There's a bit of an Ann Romney boomlet happening in the presidential campaign at the moment.

The wannabe First Lady is guest-hosting "Good Morning America" today, less than 24 hours after penning a piece entitled "The Man I Know" for BlogHer and taking to Fox News Channel to defend her husband against attacks from the Obama campaign that he repeatedly lied in last week's presidential debate. “I mean, lied about what?” Ann Romney told FNC host Martha MacCallum. “This is something he’s been saying all along."

This heightened profile for Ann Romney -- as defender and humanizer (is that a word?) of her husband -- comes hard on the heels of a story in Politico detailing her increased role in the strategy behind Mitt Romney's presidential bid.

Wrote Mike Allen and Jim VandeHei:

"She felt the Obama campaign had dishonestly made her husband out to be something he is not, and was eager to see a more forceful response, especially one that played up his humanity. She wanted to humanize her husband; play up his charity; and showcase how in politics, business and life, he has tried to do the right thing, even when it was not popular."

Her opinions appear to carry serious weight. Already stories have cropped up on the campaign trail about Mitt Romney revealing more of his (for lack of a better word) softer side on the stump, and during an interview with CNN's Wolf Blitzer on Wednesday night, he told a touching story about how he remembers his late father, George, before every debate.

There's also smart politics behind a more prominent Ann Romney. In brand new Washington Post-ABC News polling, nearly six in 10 Americans now view her in a favorable light -- a number that has soared in recent months even as those who regard her unfavorably has stagnated.

And those positive vibes toward Ann Romney extend to two critical subgroups: independents and women. Among independent voters, 58 percent see Ann Romney favorably, while just 28 percent regard her unfavorably.

Among women -- a group that Mitt Romney has struggled with amid an onslaught of negative ads funded by the Obama campaign -- Ann Romney is thought of favorably by 53 percent, while 32 percent view her unfavorably. That's a much healthier number than her husband's 46 percent favorable/52 percent unfavorable score among women.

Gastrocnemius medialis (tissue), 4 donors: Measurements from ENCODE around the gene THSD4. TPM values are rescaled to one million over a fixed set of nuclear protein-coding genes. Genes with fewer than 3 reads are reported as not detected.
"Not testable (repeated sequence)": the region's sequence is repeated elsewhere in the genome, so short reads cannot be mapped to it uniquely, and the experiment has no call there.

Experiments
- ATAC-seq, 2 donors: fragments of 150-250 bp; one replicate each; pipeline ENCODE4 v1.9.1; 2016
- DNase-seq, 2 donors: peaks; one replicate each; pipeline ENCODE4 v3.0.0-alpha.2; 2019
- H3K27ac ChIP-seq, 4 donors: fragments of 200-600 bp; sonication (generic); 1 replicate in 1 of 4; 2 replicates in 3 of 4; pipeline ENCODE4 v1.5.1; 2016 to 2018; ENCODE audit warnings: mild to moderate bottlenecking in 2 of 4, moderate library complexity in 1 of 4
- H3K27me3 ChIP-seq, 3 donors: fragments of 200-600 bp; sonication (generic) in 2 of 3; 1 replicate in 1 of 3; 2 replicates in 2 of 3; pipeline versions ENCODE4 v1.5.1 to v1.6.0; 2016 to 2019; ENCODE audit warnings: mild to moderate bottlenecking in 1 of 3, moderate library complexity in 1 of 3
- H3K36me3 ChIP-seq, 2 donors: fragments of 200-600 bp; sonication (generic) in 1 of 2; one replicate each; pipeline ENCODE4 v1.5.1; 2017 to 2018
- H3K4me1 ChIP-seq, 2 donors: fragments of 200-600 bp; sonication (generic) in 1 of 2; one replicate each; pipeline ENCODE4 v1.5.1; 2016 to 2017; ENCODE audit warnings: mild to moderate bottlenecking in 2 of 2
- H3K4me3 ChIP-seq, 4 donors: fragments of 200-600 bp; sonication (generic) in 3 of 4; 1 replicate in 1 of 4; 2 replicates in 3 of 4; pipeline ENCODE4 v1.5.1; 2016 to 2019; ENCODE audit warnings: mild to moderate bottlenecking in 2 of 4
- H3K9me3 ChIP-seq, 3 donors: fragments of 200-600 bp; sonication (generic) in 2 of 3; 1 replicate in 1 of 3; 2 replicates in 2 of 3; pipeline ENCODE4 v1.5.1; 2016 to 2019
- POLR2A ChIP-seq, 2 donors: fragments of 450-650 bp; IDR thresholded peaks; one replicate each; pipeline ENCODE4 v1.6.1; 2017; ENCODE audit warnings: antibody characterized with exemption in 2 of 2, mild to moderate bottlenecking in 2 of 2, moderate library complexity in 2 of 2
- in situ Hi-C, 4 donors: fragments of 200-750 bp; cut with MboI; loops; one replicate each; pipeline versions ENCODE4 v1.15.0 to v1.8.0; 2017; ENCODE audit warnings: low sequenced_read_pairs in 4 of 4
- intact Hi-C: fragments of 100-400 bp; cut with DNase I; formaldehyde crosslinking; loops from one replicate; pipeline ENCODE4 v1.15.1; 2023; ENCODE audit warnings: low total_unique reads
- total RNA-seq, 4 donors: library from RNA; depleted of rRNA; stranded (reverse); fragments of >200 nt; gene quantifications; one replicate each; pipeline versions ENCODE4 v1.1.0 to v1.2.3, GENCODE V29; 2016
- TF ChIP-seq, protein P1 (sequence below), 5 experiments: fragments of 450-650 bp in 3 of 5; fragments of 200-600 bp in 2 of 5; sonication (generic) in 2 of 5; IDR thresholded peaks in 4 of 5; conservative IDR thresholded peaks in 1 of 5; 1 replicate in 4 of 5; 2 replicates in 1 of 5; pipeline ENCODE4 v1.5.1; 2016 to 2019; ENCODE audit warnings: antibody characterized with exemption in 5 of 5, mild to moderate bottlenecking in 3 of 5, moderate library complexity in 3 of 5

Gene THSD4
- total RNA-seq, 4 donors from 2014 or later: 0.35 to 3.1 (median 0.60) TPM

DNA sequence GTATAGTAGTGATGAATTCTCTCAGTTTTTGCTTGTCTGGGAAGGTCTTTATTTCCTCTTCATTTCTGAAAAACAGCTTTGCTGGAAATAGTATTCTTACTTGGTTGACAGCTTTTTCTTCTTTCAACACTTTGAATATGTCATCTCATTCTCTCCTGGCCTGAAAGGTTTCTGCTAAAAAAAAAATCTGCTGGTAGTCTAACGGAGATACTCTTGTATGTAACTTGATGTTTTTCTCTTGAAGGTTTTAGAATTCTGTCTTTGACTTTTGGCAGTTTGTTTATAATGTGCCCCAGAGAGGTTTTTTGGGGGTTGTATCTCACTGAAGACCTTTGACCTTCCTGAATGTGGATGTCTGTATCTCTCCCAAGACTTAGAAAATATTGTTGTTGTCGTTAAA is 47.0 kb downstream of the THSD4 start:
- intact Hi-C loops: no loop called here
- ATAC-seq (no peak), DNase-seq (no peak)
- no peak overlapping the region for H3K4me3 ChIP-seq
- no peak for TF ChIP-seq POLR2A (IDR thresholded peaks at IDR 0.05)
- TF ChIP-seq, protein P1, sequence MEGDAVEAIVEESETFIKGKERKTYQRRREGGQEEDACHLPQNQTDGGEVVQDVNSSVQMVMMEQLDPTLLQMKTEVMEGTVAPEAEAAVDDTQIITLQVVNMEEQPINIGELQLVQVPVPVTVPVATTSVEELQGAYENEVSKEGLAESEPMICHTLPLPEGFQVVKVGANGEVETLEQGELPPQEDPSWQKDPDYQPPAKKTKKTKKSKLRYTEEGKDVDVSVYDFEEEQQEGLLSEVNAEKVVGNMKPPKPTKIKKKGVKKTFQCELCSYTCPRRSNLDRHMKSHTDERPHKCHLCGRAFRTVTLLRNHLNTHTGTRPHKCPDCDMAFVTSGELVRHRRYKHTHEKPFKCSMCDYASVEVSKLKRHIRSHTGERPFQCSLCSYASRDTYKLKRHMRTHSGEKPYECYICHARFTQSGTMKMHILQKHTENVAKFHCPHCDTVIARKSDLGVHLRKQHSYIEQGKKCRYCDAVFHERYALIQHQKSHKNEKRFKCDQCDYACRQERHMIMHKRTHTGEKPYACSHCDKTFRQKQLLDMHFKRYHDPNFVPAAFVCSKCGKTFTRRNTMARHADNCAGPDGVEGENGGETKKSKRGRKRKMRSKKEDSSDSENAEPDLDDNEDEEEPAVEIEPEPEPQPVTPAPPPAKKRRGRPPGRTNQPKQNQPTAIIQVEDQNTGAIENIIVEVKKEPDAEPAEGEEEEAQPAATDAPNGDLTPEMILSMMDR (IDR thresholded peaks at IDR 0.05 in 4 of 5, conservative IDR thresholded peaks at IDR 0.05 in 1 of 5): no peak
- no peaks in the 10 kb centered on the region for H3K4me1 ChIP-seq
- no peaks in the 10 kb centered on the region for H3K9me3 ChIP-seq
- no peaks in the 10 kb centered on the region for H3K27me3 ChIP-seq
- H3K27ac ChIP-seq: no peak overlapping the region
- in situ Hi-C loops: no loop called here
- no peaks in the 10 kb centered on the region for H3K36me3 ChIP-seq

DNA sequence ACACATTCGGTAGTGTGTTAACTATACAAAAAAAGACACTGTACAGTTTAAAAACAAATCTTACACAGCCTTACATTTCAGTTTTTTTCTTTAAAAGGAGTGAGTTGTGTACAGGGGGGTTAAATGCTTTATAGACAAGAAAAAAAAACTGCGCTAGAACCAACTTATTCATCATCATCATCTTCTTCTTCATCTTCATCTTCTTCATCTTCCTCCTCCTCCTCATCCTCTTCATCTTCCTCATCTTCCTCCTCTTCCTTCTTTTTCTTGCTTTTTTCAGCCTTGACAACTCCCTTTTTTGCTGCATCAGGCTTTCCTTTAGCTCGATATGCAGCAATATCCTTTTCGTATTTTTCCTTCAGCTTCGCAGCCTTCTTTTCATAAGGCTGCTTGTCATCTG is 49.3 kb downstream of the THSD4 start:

Ann Romney cannot only serve as the single best surrogate in the "humanize Mitt" campaign, but she has credibility (and likability) with the two demographic groups he badly needs to make headway with over the next 27 days.

Add it all up and it means one simple thing: Expect to see lots (and lots) of Ann Romney between now and Nov. 6.

Romney says abortion isn't on his agenda: Romney confirmed that he won't be pushing the issue of abortion in an interview with the Des Moines Register's editorial board.

"There’s no legislation with regards to abortion that I’m familiar with that would become part of my agenda,” Romney said Tuesday.

Romney's sister said in August that her brother wouldn't be curbing abortion rights, despite his anti-abortion rights position.

Now that the candidate himself has said it, it will be interesting to see whether there is an uproar in the anti-abortion rights community. There are lots of people who care deeply about this issue, and Romney saying he's not going to press the issue could cause some problems.


Romney is winning independents -- by quite a bit.

Automated pollster SurveyUSA shows Nevada at Obama 47, Romney 46.

Obama's Big Bird ad gets four pinocchios and "pants on fire" from fact-checkers.

Jack Welch: Still not backing down.

NASCAR fans <3 Romney.

A majority of Americans, for the first time, say that the government shouldn't promote any set of values, versus promoting traditional values.

Democratic pollster Stan Greenberg weighs in on Obama's poll slippage.

New York Gov. Andrew Cuomo (D) has hired the former lead spokeswoman for NBC Universal -- a hire that will have some chattering about 2016.

A new internal poll conducted for Rep. Martin Heinrich's (D-N.M.) Senate campaign shows him leading former congresswoman Heather Wilson (R) 55 percent to 42 percent.

Ohio GOP Senate candidate Josh Mandel, ala Paul Ryan, accuses a journalist of putting words in his mouth. "Somebody's gotta put words in your mouth because all you do is talk in circles," said the journalist, who works for the Youngstown Vindicator.

Sen. Joe Manchin (D-W.Va.) reprises the ad in which he shot the cap and trade bill.

Washington GOP governor candidate Rob McKenna dances to "Gangnam Style" -- and actually doesn't do as badly as you might expect.


"Election Truthers" -- Richard Hasen, Slate

"Can Obama Resist the Forces of Gravity?" -- Sean Trende, Real Clear Politics

"Democrats Learn to Love the Super PAC" -- Josh Kraushaar, National Journal

"Obama and Romney campaign hard for Ohio’s key votes" -- Bill Turque and Jerry Markon, Washington Post

"Cold calculus of Maine's 3-way race" -- Manu Raju, Politico

"WH race contested in far fewer states than in past" -- Thomas Beaumont, AP

"One Man Guides the Fight Against Gay Marriage" -- Eric Eckholm, New York Times